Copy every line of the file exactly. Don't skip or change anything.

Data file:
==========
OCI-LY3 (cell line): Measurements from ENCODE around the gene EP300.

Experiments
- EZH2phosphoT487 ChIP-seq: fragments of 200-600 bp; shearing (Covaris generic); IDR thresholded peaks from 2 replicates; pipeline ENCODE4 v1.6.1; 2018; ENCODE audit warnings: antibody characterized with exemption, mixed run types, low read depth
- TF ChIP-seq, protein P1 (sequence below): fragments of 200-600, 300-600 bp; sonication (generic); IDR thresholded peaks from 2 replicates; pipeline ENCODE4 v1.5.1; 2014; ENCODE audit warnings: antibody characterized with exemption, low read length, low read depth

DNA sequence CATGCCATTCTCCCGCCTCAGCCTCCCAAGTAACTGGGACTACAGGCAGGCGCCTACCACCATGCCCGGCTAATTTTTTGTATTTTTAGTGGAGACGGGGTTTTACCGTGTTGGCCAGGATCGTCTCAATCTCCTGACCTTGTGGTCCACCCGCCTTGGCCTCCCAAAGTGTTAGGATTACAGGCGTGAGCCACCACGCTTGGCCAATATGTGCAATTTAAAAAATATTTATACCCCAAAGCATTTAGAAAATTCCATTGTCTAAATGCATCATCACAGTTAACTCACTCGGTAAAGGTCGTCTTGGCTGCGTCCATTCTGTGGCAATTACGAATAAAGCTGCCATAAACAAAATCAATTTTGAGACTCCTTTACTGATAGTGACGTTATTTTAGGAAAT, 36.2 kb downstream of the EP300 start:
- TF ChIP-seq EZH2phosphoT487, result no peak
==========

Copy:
OCI-LY3 (cell line): Measurements from ENCODE around the gene EP300.

Experiments
- EZH2phosphoT487 ChIP-seq: fragments of 200-600 bp; shearing (Covaris generic); IDR thresholded peaks from 2 replicates; pipeline ENCODE4 v1.6.1; 2018; ENCODE audit warnings: antibody characterized with exemption, mixed run types, low read depth
- TF ChIP-seq, protein P1 (sequence below): fragments of 200-600, 300-600 bp; sonication (generic); IDR thresholded peaks from 2 replicates; pipeline ENCODE4 v1.5.1; 2014; ENCODE audit warnings: antibody characterized with exemption, low read length, low read depth

DNA sequence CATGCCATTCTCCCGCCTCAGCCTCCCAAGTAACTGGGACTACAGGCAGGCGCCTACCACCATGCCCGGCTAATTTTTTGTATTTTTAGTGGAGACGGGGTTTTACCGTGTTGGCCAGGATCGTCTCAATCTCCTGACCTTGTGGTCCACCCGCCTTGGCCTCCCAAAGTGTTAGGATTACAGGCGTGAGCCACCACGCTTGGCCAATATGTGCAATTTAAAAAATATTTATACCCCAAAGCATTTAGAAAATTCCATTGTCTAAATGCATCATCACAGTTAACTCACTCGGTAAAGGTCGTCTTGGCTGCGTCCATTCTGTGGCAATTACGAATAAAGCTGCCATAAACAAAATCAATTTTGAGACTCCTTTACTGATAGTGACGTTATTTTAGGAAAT, 36.2 kb downstream of the EP300 start:
- TF ChIP-seq EZH2phosphoT487, result no peak